Network News

X My Profile
View More Activity

The BP bankruptcy scenario

Could the oil spill really drive a giant like BP into bankruptcy? Well, sure. Just ask Texaco.

This outcome might seem far-fetched right now. But on Wall Street bankers have already coined a term for it: “the Texaco scenario.”

In 1987, Texaco was forced to file for Chapter 11 because it could not afford to pay a jury award worth $1 billion to Pennzoil. That award had been knocked down by a judge from a whopping $10.53 billion. (Pennzoil successfully sued Texaco for “jumping” its planned merger with Getty Oil, in part, by moving the case to local court near its headquarters. The jury awarded triple damages.)

Imagine the BP case playing out in a Louisiana courtroom, against the backdrop of an oil-choked local economy, high unemployment and an angry public. How high can you count?

Under the Oil Pollution Act of 1990, BP’s liability for economic devastation — above the cost of the cleanup — is capped at $75 million, a number Mr. Hayward has already said he plans to blow through. But if BP is found to have violated safety regulations, which seems likely, that cap becomes irrelevant.

By Ezra Klein  |  June 8, 2010; 9:27 AM ET
Save & Share:  Send E-mail   Facebook   Twitter   Digg   Yahoo Buzz   StumbleUpon   Technorati   Google Buzz   Previous: Wonkbook: Harry's Reid's busy summer; BP bankruptcy?; Bernanke's outlook
Next: Five -- make that six -- things to watch in advance of a climate bill


A "Louisiana courtroom" would probably be less inclined to penalize BP than would a jury in a socialist-leaning area largely unaffected by the oil spill: already, there is a move to begin drilling new wells, bringing jobs and financial recovery to a region still recovering from the Katrina disaster and the federal response thereto.

Coates and Bugbee, in their Principles of Fire Protection text, describe a parallel scenario. In a fire, those who are closet to the actual flames are more likely to respond calmly and rationally and ultimately have a greater chance of survival than those perceiving the concept of fire without being directly affected by the flames: in many instances, those far from the flames exit a burning building only to re-enter (to "help" or to retrieve a forgotten item) and then die.

Those closest to and directly affected by a problem -- passengers on a hijacked plane heading for the White House, people close to the flames of a fire, and people near an oil accident -- tend to do the right thing. Conversely, abstract problems draw abstract (and often faulty) responses, with federal response to the BP accident and the Katrina disaster serving as prime examples.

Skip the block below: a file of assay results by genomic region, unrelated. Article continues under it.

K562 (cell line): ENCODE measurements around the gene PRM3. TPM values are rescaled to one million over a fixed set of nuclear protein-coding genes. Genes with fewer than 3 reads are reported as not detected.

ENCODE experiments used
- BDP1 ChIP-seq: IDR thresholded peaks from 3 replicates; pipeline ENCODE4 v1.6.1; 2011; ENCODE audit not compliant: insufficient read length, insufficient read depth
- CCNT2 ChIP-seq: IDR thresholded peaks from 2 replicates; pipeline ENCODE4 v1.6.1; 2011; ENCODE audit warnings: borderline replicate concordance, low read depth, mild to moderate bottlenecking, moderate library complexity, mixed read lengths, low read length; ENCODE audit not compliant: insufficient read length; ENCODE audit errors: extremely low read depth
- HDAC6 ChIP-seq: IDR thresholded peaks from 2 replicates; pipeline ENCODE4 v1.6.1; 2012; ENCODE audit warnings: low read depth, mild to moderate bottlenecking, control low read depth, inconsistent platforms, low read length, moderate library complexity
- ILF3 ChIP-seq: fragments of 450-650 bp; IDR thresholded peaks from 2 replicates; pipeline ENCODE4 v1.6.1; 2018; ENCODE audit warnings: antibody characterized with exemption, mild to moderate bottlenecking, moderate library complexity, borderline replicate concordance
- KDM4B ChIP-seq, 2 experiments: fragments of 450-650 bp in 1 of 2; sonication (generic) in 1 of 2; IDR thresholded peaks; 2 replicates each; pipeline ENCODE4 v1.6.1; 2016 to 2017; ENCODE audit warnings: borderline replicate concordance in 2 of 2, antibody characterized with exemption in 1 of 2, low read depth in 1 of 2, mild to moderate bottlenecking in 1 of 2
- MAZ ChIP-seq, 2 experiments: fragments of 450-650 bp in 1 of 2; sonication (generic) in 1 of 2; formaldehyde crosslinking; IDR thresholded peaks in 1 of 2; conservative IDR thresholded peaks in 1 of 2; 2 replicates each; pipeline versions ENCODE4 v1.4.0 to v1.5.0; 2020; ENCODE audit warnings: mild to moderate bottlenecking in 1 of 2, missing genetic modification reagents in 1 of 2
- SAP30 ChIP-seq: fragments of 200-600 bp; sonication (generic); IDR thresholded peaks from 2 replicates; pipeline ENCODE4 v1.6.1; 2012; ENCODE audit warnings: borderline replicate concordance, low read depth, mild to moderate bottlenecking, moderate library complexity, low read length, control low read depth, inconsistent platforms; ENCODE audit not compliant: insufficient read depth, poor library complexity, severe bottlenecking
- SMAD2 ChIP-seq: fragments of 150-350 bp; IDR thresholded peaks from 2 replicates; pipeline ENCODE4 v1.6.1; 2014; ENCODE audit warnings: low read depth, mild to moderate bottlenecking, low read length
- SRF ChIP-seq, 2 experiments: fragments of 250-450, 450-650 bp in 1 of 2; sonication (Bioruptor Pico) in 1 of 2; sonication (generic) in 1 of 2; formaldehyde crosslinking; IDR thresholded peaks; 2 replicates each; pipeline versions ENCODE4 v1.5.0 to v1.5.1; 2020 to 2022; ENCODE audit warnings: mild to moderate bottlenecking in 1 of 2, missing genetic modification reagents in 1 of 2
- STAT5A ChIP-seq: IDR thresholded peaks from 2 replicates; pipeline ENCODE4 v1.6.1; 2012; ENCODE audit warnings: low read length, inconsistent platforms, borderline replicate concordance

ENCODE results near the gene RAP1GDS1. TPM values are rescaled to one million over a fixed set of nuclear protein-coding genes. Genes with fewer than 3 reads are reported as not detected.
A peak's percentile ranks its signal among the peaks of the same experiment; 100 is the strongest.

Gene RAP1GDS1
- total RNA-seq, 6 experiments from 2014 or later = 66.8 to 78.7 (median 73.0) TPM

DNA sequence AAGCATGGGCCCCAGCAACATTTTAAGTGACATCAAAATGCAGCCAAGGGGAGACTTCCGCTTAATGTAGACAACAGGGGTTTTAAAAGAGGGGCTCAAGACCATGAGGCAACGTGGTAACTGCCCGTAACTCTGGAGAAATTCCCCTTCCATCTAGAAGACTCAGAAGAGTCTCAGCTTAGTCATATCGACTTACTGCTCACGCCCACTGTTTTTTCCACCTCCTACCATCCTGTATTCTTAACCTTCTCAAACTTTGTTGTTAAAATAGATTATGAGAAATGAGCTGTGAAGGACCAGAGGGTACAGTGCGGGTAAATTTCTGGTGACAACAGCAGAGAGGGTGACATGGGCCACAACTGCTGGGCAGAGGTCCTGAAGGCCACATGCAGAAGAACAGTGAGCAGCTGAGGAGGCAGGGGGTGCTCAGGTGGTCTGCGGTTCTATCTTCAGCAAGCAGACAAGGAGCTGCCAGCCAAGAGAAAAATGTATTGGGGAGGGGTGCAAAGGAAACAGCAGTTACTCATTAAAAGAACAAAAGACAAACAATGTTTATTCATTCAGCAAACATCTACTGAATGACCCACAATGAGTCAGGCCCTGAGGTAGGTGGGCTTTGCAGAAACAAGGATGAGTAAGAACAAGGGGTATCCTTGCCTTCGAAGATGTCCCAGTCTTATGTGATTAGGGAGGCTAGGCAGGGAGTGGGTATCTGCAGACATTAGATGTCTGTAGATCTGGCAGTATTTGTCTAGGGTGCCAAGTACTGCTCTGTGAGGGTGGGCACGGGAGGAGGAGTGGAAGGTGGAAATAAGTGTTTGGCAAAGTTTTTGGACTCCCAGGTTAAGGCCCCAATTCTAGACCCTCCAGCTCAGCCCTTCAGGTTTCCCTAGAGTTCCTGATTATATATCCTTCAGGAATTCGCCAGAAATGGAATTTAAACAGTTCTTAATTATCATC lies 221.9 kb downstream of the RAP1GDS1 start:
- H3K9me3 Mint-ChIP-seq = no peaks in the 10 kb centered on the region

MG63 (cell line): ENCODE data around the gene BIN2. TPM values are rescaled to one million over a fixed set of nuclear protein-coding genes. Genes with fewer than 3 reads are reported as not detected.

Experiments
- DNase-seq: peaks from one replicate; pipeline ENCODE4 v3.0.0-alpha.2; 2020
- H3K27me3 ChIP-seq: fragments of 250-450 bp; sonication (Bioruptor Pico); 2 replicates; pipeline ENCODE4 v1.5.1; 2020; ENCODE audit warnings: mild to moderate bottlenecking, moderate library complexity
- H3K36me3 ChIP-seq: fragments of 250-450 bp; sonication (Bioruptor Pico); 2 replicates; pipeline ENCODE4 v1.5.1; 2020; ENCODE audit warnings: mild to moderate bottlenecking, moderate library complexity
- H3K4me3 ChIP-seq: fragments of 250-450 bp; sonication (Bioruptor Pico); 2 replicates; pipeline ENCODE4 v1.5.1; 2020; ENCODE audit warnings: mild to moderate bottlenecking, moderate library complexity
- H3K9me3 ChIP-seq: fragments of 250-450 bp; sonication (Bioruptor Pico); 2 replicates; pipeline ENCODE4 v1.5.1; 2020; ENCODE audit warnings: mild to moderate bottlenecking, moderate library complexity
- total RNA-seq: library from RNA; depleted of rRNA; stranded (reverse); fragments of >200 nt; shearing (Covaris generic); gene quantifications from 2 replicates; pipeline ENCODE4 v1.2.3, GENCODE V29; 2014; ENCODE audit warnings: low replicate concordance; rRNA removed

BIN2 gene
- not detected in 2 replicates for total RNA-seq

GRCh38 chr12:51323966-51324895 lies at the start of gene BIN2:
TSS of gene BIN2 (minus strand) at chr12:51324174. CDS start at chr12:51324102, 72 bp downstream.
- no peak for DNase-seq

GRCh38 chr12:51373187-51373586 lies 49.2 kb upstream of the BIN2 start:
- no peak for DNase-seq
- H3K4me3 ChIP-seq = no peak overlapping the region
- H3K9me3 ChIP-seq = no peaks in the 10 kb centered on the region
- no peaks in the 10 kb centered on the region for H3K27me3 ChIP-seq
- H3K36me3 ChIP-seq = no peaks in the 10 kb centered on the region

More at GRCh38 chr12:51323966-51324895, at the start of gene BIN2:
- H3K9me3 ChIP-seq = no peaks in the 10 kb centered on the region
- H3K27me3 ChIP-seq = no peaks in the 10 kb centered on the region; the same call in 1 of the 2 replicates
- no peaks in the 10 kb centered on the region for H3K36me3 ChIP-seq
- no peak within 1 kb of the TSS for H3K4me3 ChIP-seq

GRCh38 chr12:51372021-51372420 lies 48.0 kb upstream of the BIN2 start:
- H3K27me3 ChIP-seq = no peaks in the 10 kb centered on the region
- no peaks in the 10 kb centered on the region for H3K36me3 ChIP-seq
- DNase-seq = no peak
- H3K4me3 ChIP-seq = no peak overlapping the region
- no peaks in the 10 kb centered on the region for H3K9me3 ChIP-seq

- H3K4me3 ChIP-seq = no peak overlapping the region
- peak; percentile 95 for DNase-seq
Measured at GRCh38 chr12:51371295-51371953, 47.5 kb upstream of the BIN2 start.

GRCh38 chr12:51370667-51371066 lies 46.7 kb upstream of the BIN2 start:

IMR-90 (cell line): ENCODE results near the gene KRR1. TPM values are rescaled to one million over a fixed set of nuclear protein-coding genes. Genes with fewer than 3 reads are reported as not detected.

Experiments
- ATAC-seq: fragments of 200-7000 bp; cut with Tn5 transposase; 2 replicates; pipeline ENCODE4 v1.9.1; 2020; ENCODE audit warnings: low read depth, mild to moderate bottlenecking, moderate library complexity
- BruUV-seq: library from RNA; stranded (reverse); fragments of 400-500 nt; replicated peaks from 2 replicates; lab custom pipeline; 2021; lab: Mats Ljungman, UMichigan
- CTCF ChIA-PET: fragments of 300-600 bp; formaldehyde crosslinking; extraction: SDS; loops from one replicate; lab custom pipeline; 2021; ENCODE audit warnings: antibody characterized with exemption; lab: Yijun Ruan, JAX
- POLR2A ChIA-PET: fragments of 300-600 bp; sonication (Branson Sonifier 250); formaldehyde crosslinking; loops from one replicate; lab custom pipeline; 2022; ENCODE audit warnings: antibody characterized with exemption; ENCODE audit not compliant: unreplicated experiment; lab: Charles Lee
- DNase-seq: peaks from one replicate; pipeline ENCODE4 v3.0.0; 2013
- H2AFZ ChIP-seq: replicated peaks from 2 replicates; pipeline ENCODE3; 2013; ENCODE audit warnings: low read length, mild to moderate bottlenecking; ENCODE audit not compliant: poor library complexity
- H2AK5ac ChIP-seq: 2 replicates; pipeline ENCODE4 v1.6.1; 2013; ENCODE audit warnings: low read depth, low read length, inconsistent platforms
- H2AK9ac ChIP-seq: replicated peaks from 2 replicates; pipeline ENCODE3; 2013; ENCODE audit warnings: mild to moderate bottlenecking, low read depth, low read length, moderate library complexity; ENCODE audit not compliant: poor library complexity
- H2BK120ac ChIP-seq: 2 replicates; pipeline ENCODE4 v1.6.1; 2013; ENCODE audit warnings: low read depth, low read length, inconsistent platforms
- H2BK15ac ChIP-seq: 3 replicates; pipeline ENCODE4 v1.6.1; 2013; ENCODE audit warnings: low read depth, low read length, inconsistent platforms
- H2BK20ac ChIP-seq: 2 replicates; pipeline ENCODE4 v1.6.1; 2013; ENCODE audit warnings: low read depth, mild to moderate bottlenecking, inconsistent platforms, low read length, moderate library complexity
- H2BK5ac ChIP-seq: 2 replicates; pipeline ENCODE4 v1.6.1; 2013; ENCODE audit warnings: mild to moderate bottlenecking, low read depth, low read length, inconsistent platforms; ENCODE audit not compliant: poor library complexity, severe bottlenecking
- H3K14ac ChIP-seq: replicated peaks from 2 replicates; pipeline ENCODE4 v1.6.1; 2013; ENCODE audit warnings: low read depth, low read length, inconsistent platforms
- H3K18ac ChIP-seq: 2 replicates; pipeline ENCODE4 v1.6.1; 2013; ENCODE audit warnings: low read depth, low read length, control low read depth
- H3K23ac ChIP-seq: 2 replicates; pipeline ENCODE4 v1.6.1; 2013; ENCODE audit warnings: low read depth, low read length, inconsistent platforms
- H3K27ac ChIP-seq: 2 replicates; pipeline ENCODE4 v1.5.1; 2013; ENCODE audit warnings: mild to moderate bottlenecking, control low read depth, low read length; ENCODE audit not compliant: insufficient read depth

Regardless of ultimate legal outcomes, most seem to be getting three messages from the various disasters, accidents, and failures: (a) do not rely on an elite, distant "they" in Washington to offer any meaningful assistance, (b) the planet and its people are far more robust than many might believe, and seemingly redundant (c) the robustness of the planet and its people are unaffected, positively or negatively, by Washington governance.

Posted by: rmgregory | June 8, 2010 9:57 AM | Report abuse

Hrm. Seems to me we have "an angry public" precisely BECAUSE giants like BP emerge from crises like this intact. If there were really any chance that BP could go under, then the public wouldn't be "angry"--right?

Posted by: Bertilak | June 8, 2010 10:30 AM | Report abuse

the thing that limits BP's liability here is the supreme court's decision limiting damages in such cases to a 1:1 ratio between compensatory and punitive damages. for the award to be extraordinary, the compensatory damages would need to be demonstrably high, not an insurmountable bar, but one which would temper the doomsday scenario for BP.

Posted by: masterlevitt | June 8, 2010 10:45 AM | Report abuse

And in bankruptcy, would BP avoid having to pay out all the damages to those along the Gulf and Atlantic coastlines? This would effectively put the entire financial responsibility back on the American public.

Again, we have corporate cultures that encourage extreme risk/malfesance for personal (executive) profit to those who won't be held personally accountable. Hell, this already is a socialist state and the 'party' leaders are the ones with the Bowler hats on... now if we can just get more of those benefits pushed down to the plebes.

Posted by: Jaycal | June 8, 2010 10:56 AM | Report abuse


oh i don't know about that. A Louisiana courtroom where people have had their lives destroyed could probably be less anti-socialist than you think.

I suggested as a possibility about a month ago. I'm thinking the American public had been hope that the stock price for BP doesn't tank otherwise we're on the hook for it.

Posted by: visionbrkr | June 8, 2010 11:09 AM | Report abuse

The comments to this entry are closed.

RSS Feed
Subscribe to The Post

© 2010 The Washington Post Company